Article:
Read Frosty Drew Observatory and Science Center's Update on SARS-CoV-2 / Coronavirus Disease 2019 and our Reopening Plan. Updated: June 16, 2021

Celebration of Space - July 16, 2021

Tracy Caldwell Dyson hanging around the ISS.

Tracy Caldwell Dyson hanging around the ISS.

Evening passes of the International Space Station will continue this week over our region. With the cloudy sky of late, stunning views have been a little difficult to see, though passes are still happening if you find yourself under a clearer sky. Additionally, there is one last pass of China’s space station – Tiangong happening tonight, for its current orbital cycle. Here are several notable passes for the coming nights:

Tiangong:
Fri, Jul 16 at 8:53 pm, starting in the WSW, rising to 17°, heading towards the SSE

ISS:
Fri, Jul 16 at 10:23 pm, starting in the WNW, rising to 23°, heading towards the NE
Sat, Jul 17 at 9:35 pm, starting in the W, rising to 31°, heading towards the NE
Sun, Jul 18 at 10:26 pm, starting in the NW, rising to 16°, heading towards the NNE
Mon, Jul 19 at 9:38 m, starting in the WNW, rising to 19°, heading towards the NNE
Tue, Jul 20 at 8:51 pm, starting in the WNW rising to 23°, heading towards the NE
Wed, Jul 21 at 11:19 pm, starting in the NNW, rising to 19° and into orbital sunset
Thu, Jul 22 at 10:32 pm, starting in the NNW, rising to 16°, heading towards the NE

Put these times on your calendar and set your alarm. Catching a view of the ISS passing overhead is exceptionally inspirational and a true reminder of the amazing things we can do. For daily pass times of the ISS, Tiangong, and more, visit the Frosty Drew Daily Satellite Pass Prediction utility. Now get out there and see some amazement!

Save the Date!
On Saturday, July 31, 2021 from 3:00 pm – 7:00 pm, Frosty Drew Observatory and Science Center will host our first annual Inspire, Discover, Enlighten, and Awe (IDEA) Expo – A Fundraiser. This is a day to stop in and support Frosty Drew Observatory and Science Center while learning about our mission, our history, and where we are going. The entire Frosty Drew campus will be open and in expo mode. Astronomy stations will be set up to observe the Sun and Venus. Our astronomers and engineers will be taking apart telescopes to showcase their inner workings and how they bring fabulous views to your eye. We will have Project Comet Chaser on display – a NASA rocket that launched from Ninigret Park and passed through the tail of Comet 55P/Tempel-Tuttle. Our antique Questar 3.5 telescope will be set up and on display for those into old examples of spectacular craftsmanship. As a centerpiece of the expo we will showcase our new primary observatory telescope - the Planewave CDK 600, which will replace our aging Meade LX200 inside the dome. Regardless of your interest there will be something exciting for all.

Visit our event page for info about the event. We also have a GoFundMe page set up for those who would like to donate but cannot make it out that day. This is a super important day for us at the Frosty Drew Observatory and Science Center, and we hope that you can make it out on Saturday to celebrate our successes and help us reach our fundraiser goal.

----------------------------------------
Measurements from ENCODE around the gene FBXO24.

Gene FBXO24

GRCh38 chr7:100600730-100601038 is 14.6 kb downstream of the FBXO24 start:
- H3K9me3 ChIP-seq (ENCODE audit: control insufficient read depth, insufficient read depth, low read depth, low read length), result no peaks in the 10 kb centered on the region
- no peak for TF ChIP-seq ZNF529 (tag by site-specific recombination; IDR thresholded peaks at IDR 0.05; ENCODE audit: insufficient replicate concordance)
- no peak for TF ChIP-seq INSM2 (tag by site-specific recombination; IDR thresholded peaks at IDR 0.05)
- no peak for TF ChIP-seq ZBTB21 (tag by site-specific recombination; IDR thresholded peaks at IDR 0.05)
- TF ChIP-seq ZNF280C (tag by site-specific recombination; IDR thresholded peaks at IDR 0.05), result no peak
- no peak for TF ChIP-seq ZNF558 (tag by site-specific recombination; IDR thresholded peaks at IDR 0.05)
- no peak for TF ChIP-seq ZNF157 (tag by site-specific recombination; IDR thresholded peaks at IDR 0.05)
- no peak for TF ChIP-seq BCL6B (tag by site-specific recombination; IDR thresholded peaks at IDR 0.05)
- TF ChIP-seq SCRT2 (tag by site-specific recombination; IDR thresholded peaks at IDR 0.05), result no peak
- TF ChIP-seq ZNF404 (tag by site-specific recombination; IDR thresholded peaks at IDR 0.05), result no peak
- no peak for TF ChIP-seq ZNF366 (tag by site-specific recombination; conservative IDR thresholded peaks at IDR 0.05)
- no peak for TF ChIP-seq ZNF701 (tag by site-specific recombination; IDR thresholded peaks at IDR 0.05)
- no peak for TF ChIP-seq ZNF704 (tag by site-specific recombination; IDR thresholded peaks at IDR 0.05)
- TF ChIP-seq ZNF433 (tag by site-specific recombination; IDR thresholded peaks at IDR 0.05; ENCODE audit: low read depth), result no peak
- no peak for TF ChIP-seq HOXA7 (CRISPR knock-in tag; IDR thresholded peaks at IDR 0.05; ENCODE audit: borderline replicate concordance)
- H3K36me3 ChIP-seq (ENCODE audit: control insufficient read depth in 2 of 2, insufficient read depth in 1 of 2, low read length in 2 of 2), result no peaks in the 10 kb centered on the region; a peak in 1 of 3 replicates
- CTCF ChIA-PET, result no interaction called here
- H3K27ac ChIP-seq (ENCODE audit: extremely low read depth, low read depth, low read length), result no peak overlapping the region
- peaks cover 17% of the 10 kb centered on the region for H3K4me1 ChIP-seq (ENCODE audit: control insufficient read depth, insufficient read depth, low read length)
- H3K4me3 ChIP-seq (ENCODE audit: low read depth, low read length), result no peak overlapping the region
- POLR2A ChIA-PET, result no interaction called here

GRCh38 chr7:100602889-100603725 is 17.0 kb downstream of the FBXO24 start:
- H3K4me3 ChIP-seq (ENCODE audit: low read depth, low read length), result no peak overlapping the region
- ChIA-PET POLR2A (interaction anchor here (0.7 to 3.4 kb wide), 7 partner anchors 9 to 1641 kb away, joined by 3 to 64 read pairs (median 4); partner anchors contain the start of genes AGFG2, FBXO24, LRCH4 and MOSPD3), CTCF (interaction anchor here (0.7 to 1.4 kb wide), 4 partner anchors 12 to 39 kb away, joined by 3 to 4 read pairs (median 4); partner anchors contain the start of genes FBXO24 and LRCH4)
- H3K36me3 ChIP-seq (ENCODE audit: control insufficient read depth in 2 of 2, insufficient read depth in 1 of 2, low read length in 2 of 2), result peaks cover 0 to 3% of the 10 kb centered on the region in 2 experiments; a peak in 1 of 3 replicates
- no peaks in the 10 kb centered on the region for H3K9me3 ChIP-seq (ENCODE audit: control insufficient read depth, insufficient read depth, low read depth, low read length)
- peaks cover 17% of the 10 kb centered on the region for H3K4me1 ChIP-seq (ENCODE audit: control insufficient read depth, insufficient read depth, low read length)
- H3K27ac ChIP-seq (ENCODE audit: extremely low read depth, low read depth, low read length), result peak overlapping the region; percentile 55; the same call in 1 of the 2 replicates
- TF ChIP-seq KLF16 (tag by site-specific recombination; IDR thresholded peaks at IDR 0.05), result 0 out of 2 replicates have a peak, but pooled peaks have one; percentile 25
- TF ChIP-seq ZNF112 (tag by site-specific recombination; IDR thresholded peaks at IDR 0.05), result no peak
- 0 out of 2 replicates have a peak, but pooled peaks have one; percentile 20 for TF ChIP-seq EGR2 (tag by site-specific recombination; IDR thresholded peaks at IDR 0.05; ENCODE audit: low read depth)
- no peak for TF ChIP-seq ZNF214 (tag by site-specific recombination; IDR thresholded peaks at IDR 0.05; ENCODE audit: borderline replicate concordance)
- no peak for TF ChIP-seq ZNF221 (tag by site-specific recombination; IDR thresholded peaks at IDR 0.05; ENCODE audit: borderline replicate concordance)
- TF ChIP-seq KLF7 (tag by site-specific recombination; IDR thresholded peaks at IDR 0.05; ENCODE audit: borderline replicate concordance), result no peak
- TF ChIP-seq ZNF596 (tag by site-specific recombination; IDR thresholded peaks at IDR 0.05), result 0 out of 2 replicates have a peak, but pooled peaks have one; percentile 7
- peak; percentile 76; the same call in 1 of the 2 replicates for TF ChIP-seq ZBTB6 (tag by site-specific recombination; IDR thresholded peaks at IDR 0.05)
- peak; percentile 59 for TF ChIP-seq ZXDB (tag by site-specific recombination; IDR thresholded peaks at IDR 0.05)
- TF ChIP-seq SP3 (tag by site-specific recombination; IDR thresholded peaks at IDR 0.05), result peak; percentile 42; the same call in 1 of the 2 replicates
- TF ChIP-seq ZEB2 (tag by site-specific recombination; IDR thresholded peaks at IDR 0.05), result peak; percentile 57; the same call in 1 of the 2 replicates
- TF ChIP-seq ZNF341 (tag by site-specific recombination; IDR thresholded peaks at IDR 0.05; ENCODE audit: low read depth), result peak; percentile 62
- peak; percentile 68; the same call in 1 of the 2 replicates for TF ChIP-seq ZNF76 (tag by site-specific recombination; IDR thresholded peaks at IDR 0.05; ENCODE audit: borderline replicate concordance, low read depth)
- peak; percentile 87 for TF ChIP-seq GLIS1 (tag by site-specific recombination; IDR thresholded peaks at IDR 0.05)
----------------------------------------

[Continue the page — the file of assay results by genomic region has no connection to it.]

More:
On Saturday, July 17, 2021 Earth will reach the point in our orbit where Pluto will be aligned with and on the opposite side of the Earth than the Sun. We call this the Opposition of Pluto. On this night, Pluto will be near its closest point to us for our year, at a distance of around 3.095 billion miles distant. Generally, opposition is the best time to observe an outer planet in relation to Earth. But Pluto is so small and so distant that it really doesn’t matter. Pluto will still look like one of the dimmest stars in the view when observing through our big telescope. Regardless, if there is a night to observe Pluto, it would be this weekend. Maybe we’ll try to catch a view in the Frosty Drew telescope tonight (July 16). Regardless, step outside Saturday night and send Pluto a crisp high-five to welcome the opposition of Pluto.

The annual Perseid Meteor Shower will start becoming visible overnight July 17, 2021, and will continue increasing in activity until the August 12-13, 2021 peak period. The Perseid Meteor Shower is the third best meteor shower of the year, and easily the most popular meteor shower of the year because it happens during the summer season. There are a lot of factors involved in a successful showing of a meteor shower peak. Any presence of the Moon will be problematic as it will brighten up the sky too much to see the dimmer meteors. Weather also plays an important role. The clearer the sky the better the meteor display. In 2021, we have excellent timings in regards to the Moon, all we need now is for weather to cooperate, which is a lot to ask for August. Regardless, over the next few weeks you should notice a nice uptick in meteor activity, and not only from the Perseids. The South Delta Aquariids and the Alpha Capricornids are both occurring as well. So keep an eye to the sky because you may spot a shooting star.

Scott MacNeill
Author:
Scott MacNeill
Entry Date:
Jul 16, 2021
Published Under:
Scott MacNeill's Columns
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